“In a minute,” he protested, but Morgan caught hold of him beneath his arms and hoisted him to his feet, not releasing his tight grip until Reid’s dizziness from standing had somewhat receded and he had stopped swaying.
“Okay?” Morgan asked cautiously.
Reid couldn’t think of an appropriate response. He made a sound that was somewhere between a grunt and a moan.
Apparently that was taken as affirmation because Morgan started walking, so Reid had to walk too.
“What did I tell you about looking where you’re going?”
“I don’t want to,” Reid said. “Please. It makes it worse.” His eyes struggled to change their focus in accordance with the slightly different view each step brought. He couldn’t register his surroundings properly, only managing to become more disorientated.
Morgan sighed heavily. “Alright, since it doesn’t seem to be working for you you can keep your eyes closed. But you need to talk to me instead, deal?”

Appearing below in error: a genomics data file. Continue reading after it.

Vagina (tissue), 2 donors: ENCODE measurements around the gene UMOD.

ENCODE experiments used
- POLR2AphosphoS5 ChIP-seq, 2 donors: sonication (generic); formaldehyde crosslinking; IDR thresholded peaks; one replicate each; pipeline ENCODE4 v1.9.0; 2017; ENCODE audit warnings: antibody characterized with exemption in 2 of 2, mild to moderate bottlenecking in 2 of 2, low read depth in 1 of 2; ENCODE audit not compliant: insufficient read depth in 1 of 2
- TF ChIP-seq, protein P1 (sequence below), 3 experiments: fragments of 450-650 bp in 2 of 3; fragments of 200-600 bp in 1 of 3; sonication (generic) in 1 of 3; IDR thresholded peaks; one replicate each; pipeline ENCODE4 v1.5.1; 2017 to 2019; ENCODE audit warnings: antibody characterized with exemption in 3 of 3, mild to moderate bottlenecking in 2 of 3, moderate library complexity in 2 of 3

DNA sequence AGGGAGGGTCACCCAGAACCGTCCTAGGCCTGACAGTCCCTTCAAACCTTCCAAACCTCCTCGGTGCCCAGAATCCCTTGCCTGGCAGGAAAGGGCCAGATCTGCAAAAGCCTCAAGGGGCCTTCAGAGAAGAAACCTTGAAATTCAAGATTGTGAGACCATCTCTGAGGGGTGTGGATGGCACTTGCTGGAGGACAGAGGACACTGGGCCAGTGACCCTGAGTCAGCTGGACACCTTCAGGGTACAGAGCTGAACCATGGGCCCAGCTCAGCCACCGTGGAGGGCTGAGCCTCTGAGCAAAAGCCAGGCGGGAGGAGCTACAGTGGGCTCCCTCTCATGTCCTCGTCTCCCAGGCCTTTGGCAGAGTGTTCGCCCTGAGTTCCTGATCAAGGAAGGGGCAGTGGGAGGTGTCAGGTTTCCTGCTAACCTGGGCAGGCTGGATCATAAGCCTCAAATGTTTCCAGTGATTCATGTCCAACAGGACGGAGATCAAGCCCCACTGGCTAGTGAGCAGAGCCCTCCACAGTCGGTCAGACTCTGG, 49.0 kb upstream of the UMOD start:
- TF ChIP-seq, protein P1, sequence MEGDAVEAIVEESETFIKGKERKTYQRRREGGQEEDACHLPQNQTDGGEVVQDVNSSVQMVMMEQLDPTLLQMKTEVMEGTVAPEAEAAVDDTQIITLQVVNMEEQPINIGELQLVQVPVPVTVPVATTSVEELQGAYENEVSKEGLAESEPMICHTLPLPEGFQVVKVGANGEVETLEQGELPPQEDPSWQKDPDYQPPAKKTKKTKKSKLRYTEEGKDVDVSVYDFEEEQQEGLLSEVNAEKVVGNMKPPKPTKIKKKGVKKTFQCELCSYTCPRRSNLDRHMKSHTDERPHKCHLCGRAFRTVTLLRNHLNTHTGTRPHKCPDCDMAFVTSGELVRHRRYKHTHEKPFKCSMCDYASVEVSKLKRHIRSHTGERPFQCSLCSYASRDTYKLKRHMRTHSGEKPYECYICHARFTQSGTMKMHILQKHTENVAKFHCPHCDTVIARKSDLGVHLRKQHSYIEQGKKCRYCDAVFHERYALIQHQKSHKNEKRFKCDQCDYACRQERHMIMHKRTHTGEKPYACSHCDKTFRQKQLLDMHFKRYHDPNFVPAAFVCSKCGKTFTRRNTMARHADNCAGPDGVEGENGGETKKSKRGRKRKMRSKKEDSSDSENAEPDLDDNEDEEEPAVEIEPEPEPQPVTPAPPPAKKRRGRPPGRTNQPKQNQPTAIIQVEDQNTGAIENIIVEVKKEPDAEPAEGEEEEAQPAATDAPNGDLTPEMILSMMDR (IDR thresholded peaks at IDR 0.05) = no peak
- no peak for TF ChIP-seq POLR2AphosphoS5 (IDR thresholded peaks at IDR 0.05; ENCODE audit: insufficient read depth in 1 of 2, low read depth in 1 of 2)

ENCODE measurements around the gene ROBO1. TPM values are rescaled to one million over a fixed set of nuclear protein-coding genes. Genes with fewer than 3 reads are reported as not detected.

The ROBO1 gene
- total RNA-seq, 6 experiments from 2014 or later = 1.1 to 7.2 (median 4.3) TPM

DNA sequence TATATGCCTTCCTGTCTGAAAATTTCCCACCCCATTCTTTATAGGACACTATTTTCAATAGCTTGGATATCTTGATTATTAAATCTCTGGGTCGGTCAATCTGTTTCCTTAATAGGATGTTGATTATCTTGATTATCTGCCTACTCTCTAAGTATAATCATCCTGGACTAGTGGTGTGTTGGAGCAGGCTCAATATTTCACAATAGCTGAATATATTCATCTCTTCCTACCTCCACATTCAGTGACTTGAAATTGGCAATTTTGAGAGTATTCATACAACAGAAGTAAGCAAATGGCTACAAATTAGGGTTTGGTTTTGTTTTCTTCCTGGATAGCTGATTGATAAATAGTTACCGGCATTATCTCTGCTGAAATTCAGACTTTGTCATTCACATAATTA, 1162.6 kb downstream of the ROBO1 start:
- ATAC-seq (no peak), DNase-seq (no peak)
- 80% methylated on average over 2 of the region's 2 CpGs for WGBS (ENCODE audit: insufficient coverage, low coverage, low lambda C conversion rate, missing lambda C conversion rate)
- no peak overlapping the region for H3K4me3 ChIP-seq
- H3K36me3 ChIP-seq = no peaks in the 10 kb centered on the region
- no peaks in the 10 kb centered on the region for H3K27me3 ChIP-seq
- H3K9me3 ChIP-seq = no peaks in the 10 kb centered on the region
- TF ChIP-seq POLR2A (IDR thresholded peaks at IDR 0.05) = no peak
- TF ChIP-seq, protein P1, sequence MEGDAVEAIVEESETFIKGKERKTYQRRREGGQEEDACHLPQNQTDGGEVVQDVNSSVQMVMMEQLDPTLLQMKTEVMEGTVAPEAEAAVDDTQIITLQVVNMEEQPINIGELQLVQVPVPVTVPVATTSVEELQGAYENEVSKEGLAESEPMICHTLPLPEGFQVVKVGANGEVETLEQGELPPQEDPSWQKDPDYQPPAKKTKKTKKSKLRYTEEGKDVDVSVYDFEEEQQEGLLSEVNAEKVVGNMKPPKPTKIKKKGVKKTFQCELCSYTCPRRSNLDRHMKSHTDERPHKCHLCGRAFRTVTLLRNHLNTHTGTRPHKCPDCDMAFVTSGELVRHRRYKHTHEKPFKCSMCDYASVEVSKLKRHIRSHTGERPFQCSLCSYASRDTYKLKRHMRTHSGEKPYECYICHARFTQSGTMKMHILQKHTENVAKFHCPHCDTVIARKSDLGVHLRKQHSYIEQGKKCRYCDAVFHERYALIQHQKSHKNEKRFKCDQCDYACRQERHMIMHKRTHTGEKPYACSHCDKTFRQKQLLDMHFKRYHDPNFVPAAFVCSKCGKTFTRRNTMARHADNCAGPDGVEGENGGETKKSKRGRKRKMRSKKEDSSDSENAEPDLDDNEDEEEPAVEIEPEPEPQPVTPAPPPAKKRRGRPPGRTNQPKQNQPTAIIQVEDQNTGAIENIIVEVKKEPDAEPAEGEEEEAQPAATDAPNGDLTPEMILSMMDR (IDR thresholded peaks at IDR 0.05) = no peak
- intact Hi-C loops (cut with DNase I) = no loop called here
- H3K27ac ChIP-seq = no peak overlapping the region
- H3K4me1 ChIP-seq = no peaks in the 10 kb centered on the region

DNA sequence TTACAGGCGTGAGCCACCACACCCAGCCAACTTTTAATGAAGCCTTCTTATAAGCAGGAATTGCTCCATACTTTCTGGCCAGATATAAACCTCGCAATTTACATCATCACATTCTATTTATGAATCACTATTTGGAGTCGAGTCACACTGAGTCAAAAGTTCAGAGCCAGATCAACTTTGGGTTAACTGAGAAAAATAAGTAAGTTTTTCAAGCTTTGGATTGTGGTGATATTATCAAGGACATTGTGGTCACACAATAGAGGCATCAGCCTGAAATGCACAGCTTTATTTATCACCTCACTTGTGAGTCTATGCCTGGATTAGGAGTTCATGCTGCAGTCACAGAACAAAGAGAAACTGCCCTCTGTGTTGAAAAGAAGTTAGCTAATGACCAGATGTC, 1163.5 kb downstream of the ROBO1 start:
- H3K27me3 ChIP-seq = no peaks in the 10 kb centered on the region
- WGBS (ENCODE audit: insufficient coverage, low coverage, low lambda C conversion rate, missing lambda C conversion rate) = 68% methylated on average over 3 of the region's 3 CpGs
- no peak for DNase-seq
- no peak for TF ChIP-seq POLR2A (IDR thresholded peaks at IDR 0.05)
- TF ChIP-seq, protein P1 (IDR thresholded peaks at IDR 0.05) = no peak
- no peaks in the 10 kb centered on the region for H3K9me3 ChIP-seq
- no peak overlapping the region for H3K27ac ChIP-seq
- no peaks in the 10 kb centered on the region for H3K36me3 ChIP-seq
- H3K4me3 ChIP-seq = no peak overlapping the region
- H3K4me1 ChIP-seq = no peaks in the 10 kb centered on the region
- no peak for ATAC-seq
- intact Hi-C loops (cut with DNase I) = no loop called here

“Deal,” Reid agreed, relieved. Although he couldn’t really think of anything to talk about. His thoughts merely skittered on the surface of his mind, seemingly repelled by the pain and sickness from getting any deeper. Finally he settled on something which he was surprised not to have thought of asking earlier. “What happened? To my head?”
To his surprise Morgan chuckled. “You fell down a bank.”
“Oh.” Somehow he’d assumed there would be more to it than that.
“Yeah, you got too close to the edge, the earth gave way, and you tumbled down and bashed into a rock.” Morgan paused. “I can make up something more heroic to tell Hotch, if you like.”
It was probably a joke. He was finding it difficult to tell. “You shouldn’t lie to Hotch,” he said, just in case it wasn’t.
“Relax, kid, I’m just messing around.”
“Sorry.” He thought of something else. “Where is everyone?”
“JJ’s at the station, or was when we left. Everyone else split up to scout the forest. Hardly anyone lives out here, which is why there weren’t enough people to be in larger groups than pairs.” Morgan paused. “Any of this sound familiar?”